Why you should consider registering your bike

Registering your bike can help you get it back in the event it's stolen

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Any bike is a significant investment. Unfortunately, bikes are also very stealable – they’re often ill-protected if not locked up properly, easily removable and hard to trace.


The Crime Survey for England and Wales estimates that almost 290,000 bikes were stolen in 2017.

You can increase the chances that your bike will be found and returned to you if you register your bike though. Registration markings act as a deterrent to thieves in the first place, because they know a registered bike will be harder to resell with potential purchasers able to check if it has been stolen.

The indelible markings also mean that you’ve got a secondary identifier besides your frame number (which you should note down too).

As a matter of course, you should also make sure that you’ve got photos of your bike and a record of any non-standard components or modifications – this all helps in the event your bike is stolen and you need to identify it.

It’s also sensible to invest in bicycle insurance, not just in case it’s stolen, but in the event it gets damaged. Most insurance policies will cover third-party liability and provide other protection for the bike and rider.

How do I register my bike?

BikeRegister sample page
BikeRegister offers registration services for cyclists, as well as listings of stolen bikes.

In the UK, the main bike registration database is run by BikeRegister. It’s a free service and now includes the details of over 1,000,000 bikes.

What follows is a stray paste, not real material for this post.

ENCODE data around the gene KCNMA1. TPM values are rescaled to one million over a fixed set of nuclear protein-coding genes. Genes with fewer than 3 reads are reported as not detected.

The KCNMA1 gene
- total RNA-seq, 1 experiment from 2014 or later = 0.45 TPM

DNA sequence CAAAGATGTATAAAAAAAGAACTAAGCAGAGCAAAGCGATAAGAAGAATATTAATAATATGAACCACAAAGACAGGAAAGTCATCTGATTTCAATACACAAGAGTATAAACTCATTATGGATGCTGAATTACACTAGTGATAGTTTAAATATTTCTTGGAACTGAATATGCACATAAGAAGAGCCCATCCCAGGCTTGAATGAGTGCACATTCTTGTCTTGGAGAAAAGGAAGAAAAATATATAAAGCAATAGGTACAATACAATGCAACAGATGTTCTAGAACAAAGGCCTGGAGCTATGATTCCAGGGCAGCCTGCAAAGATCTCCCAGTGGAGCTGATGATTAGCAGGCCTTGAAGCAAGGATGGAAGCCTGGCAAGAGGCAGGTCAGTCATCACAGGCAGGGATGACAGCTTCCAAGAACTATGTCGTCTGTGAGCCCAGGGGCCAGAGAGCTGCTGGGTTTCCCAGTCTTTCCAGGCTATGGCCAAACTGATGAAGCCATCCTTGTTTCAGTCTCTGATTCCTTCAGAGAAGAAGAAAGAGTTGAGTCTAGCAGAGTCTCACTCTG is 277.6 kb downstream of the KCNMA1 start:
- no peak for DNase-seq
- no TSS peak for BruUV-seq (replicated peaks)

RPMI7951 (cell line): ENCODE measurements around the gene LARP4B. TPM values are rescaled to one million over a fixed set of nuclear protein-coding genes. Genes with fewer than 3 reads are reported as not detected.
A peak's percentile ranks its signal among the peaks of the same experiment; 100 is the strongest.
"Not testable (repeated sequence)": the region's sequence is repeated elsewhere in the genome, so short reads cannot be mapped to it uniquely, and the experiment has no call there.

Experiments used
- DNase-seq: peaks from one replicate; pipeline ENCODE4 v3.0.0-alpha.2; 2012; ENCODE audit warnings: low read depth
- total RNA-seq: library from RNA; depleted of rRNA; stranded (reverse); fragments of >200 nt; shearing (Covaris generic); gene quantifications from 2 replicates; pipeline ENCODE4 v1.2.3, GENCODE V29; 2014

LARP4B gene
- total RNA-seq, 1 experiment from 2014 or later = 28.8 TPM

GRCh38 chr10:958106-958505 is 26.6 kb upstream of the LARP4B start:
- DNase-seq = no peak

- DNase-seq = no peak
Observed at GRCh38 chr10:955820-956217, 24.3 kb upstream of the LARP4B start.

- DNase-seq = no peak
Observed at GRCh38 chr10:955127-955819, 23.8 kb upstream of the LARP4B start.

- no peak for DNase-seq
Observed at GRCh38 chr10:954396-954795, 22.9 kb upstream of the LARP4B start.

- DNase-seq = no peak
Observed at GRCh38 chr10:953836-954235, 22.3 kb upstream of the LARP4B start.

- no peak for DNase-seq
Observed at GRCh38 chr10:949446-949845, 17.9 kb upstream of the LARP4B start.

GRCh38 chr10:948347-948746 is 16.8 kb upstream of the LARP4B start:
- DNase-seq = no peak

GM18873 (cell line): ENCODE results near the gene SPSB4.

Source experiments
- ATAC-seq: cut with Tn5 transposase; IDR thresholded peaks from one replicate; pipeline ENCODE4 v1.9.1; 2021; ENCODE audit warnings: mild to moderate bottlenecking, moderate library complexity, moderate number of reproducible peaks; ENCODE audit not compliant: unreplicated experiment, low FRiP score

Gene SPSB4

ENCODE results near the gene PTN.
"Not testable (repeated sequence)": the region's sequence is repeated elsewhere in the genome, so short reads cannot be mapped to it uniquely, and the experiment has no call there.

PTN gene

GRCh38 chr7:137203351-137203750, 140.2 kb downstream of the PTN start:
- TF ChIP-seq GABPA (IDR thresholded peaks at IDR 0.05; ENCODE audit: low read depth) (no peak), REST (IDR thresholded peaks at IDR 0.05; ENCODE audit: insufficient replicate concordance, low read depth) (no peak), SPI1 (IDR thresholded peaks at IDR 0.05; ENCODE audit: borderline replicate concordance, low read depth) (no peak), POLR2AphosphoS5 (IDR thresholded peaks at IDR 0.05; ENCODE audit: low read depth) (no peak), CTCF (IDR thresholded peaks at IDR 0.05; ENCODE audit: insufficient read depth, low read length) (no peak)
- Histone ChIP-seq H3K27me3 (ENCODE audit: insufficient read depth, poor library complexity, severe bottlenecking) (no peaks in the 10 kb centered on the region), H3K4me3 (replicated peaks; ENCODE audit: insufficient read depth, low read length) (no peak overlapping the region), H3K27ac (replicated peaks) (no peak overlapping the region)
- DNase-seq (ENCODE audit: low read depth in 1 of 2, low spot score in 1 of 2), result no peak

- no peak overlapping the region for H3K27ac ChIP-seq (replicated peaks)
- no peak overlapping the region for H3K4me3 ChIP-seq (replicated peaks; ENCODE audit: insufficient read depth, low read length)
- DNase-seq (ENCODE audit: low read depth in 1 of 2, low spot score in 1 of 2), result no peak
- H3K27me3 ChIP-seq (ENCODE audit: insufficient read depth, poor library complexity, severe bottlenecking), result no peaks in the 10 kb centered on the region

BikeRegister allows you to permanently record the basic details of your bike and ownership for free. Additionally, you can purchase one of three different bike-marking kits, which act as a visible deterrent to a would-be thief.

The simplest Membership Plus kit costs £13 and consists of two tamper-resistant labels that include a QR code linking to your ownership record on the database.

The £20 Permanent Marking kit adds an indelible ID marking to your bike, while the £30 UV Protect kit enables you to mark your frame and components with ID markers that are only visible under ultraviolet light, in addition to providing visible marking.

Police forces are working with BikeRegister to mark up bikes too. Forces around the UK regularly hold free bike registration drives as part of their operation to deter bicycle theft.

There are similar services in other countries too; in the US, an equivalent service is run by Bike Index, while an Australian bike ownership database is operated by the National Bike Register.

How does registration help if my bike is stolen?

Person Wearing Balaclava Stealing A Bicycle On Black Background
Registering your bike can help you get it back if it is stolen.
iStock / Getty Images Plus

Having your bike registered helps to prove your ownership if it is stolen.

The BikeRegister database is used by every police force in the UK to search for stolen bikes – there are over 40,000 stolen bikes currently logged on its site by their owners.

If your bike is stolen, regardless of whether it is registered, you should notify the police of the theft. Giving them registration details may help further with the search.

You can also record the loss on the BikeRegister site, along with details and photos. If a thief tries to sell your bike, the registration info provides a rapid link to the record, so potential buyers can spot that the bike has been recorded as stolen.

Second-hand bike buying can be a fun and exciting experience
Second-hand bike buying can be a fun and exciting experience, but if you have any doubts about whether it’s a legitimate sale, step away.
Immediate Media

If you’re buying a second-hand bike that has a BikeRegister sticker on it, you should check that it hasn’t been recorded as stolen.

To try to find your bike, it’s a good idea to comb sites for bikes being sold to see if any look like yours.


Find That Bike consolidates ads across multiple sites, including eBay and Gumtree, and includes photos from the original ad. You can log the theft on sites such as Stolen Bikes UK or London-based StolenRide.